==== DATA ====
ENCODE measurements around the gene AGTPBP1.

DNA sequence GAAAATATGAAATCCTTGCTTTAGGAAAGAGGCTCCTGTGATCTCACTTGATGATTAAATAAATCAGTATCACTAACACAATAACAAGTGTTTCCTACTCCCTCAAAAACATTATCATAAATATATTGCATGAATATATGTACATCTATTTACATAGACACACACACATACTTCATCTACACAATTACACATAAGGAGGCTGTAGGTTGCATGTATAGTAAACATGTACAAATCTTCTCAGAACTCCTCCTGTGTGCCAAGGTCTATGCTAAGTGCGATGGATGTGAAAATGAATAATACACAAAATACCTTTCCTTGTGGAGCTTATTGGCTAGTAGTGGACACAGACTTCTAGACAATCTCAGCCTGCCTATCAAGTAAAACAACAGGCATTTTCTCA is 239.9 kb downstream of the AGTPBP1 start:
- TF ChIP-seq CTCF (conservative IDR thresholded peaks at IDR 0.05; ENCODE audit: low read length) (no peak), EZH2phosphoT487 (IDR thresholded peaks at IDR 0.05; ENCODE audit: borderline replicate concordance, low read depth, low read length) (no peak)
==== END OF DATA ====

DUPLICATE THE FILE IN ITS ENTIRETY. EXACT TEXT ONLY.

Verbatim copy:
ENCODE measurements around the gene AGTPBP1.

DNA sequence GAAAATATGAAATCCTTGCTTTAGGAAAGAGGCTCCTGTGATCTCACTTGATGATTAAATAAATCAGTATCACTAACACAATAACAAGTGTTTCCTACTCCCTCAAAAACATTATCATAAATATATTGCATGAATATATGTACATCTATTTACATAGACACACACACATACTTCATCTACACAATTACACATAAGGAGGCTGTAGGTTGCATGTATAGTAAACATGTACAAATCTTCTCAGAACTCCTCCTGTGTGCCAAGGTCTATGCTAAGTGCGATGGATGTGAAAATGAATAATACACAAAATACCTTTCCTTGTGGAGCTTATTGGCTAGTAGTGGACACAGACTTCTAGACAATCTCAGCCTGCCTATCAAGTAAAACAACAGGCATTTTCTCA is 239.9 kb downstream of the AGTPBP1 start:
- TF ChIP-seq CTCF (conservative IDR thresholded peaks at IDR 0.05; ENCODE audit: low read length) (no peak), EZH2phosphoT487 (IDR thresholded peaks at IDR 0.05; ENCODE audit: borderline replicate concordance, low read depth, low read length) (no peak)